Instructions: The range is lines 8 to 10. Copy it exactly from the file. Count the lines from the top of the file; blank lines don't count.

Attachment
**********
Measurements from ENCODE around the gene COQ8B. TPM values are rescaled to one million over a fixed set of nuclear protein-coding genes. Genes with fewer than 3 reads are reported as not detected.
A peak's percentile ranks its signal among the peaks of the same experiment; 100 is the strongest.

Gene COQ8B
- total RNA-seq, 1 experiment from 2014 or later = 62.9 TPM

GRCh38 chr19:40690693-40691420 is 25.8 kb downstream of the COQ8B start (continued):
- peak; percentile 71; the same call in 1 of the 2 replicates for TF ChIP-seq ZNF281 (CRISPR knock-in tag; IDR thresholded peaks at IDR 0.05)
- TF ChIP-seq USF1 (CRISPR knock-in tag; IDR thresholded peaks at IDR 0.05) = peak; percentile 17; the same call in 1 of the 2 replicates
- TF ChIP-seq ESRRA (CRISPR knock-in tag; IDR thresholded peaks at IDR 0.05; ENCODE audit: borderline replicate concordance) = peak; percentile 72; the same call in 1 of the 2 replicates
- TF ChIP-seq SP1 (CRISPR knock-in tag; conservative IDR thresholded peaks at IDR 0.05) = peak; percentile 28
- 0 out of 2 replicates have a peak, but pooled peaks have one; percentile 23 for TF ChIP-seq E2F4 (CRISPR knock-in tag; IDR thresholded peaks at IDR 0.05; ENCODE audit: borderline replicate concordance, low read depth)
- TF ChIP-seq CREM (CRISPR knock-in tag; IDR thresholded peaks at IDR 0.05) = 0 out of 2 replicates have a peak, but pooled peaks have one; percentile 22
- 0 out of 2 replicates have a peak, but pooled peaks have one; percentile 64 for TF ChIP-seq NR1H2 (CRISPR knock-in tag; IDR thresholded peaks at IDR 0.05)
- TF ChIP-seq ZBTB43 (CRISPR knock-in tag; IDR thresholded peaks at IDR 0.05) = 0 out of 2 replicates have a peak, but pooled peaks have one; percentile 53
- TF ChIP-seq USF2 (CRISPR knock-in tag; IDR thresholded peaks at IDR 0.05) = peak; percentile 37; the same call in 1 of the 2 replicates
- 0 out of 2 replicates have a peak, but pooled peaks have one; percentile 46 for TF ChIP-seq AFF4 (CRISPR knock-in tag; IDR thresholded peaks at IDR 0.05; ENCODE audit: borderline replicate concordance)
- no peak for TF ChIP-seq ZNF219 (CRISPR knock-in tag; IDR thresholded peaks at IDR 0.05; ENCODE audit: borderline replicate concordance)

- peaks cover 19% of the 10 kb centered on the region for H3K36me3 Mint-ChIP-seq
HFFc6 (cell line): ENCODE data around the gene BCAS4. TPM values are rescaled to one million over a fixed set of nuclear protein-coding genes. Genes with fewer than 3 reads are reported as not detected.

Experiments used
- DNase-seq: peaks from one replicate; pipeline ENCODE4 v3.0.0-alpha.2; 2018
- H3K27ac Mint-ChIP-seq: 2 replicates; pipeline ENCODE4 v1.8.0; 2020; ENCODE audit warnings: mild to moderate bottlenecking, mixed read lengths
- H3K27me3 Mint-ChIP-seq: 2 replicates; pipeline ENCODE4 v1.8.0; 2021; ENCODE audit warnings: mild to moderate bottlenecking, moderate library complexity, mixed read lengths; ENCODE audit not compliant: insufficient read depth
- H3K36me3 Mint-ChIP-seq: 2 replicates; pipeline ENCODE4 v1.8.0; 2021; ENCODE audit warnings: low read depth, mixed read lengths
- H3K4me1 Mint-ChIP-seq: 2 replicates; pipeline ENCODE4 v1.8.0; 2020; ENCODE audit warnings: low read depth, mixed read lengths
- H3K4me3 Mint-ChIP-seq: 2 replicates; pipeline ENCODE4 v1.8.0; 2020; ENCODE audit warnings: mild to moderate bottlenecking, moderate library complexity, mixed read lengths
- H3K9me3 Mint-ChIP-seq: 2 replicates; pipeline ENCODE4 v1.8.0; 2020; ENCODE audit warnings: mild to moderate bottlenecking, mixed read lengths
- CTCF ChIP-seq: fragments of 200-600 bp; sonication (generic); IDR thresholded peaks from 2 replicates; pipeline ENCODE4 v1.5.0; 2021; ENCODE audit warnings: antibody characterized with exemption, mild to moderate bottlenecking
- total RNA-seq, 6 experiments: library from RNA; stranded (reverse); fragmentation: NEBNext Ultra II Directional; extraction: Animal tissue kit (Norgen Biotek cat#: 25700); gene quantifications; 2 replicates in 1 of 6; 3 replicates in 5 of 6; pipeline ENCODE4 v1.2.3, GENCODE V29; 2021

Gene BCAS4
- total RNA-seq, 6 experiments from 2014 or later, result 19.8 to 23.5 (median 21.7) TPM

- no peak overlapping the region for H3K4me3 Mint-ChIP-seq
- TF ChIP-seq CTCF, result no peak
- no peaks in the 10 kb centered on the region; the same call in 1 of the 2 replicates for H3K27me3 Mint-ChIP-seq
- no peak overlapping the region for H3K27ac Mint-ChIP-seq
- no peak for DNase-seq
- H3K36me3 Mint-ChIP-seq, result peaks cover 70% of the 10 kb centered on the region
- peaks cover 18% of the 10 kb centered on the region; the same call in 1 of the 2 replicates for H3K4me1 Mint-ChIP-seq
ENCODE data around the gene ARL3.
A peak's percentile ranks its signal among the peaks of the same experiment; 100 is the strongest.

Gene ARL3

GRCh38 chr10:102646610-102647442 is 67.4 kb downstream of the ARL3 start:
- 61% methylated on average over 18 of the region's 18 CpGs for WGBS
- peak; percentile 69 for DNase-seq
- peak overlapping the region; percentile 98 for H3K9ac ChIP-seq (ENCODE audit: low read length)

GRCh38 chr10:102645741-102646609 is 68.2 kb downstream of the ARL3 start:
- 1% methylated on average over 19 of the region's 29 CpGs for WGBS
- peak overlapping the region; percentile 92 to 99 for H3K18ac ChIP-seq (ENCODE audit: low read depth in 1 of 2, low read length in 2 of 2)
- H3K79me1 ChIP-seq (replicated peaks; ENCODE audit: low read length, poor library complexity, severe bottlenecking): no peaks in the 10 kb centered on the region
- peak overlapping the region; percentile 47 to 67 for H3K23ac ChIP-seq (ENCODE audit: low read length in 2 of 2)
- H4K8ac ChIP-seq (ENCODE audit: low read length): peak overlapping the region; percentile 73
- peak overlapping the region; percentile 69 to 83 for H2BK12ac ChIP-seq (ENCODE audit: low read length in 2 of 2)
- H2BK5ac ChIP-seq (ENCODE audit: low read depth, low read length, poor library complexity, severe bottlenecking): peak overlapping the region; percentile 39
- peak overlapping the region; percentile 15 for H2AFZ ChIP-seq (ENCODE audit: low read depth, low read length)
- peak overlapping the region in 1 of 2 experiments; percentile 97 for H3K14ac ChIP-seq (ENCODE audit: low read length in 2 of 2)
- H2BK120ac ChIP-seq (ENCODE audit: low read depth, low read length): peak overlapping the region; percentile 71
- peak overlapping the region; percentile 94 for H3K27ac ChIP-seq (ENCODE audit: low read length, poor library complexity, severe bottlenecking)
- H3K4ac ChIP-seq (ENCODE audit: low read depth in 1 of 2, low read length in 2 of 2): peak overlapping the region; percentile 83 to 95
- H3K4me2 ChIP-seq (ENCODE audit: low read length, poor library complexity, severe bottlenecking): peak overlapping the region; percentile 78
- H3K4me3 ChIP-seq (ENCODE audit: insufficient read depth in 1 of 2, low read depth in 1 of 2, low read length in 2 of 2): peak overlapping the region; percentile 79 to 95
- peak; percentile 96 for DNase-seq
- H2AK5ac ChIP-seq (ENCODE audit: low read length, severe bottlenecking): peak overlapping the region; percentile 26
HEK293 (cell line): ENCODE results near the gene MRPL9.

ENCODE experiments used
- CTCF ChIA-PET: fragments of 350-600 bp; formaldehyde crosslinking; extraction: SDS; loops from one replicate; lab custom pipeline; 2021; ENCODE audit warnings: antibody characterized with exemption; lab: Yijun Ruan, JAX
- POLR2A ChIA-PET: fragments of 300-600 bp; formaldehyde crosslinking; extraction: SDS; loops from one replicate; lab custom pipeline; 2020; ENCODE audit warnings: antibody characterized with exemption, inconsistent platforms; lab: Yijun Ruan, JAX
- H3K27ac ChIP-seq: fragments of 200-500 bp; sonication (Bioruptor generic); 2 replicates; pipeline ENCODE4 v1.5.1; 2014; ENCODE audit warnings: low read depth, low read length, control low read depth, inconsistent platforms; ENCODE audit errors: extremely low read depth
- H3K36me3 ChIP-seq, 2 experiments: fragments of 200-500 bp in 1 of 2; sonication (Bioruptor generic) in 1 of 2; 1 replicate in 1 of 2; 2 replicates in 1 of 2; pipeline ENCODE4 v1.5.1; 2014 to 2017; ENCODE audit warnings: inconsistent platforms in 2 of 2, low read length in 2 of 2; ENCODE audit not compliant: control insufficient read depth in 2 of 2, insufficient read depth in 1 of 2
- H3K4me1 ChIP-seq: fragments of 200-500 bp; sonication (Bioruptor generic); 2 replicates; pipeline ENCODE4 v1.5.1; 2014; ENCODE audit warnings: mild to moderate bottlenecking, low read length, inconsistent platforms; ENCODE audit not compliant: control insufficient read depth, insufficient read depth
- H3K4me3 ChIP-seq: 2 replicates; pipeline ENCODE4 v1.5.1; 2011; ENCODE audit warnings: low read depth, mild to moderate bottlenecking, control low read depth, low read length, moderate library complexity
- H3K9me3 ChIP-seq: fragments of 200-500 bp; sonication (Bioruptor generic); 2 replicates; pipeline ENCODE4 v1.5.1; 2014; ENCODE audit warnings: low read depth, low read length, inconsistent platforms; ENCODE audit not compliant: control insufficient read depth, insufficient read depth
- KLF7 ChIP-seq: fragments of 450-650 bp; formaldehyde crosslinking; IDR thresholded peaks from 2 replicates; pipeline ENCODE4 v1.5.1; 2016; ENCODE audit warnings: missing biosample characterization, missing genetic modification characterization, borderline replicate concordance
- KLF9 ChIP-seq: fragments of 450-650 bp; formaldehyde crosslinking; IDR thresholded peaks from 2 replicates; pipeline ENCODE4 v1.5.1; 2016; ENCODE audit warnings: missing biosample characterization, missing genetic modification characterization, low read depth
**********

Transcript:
- TF ChIP-seq ESRRA (CRISPR knock-in tag; IDR thresholded peaks at IDR 0.05; ENCODE audit: borderline replicate concordance) = peak; percentile 72; the same call in 1 of the 2 replicates
- TF ChIP-seq SP1 (CRISPR knock-in tag; conservative IDR thresholded peaks at IDR 0.05) = peak; percentile 28
- 0 out of 2 replicates have a peak, but pooled peaks have one; percentile 23 for TF ChIP-seq E2F4 (CRISPR knock-in tag; IDR thresholded peaks at IDR 0.05; ENCODE audit: borderline replicate concordance, low read depth)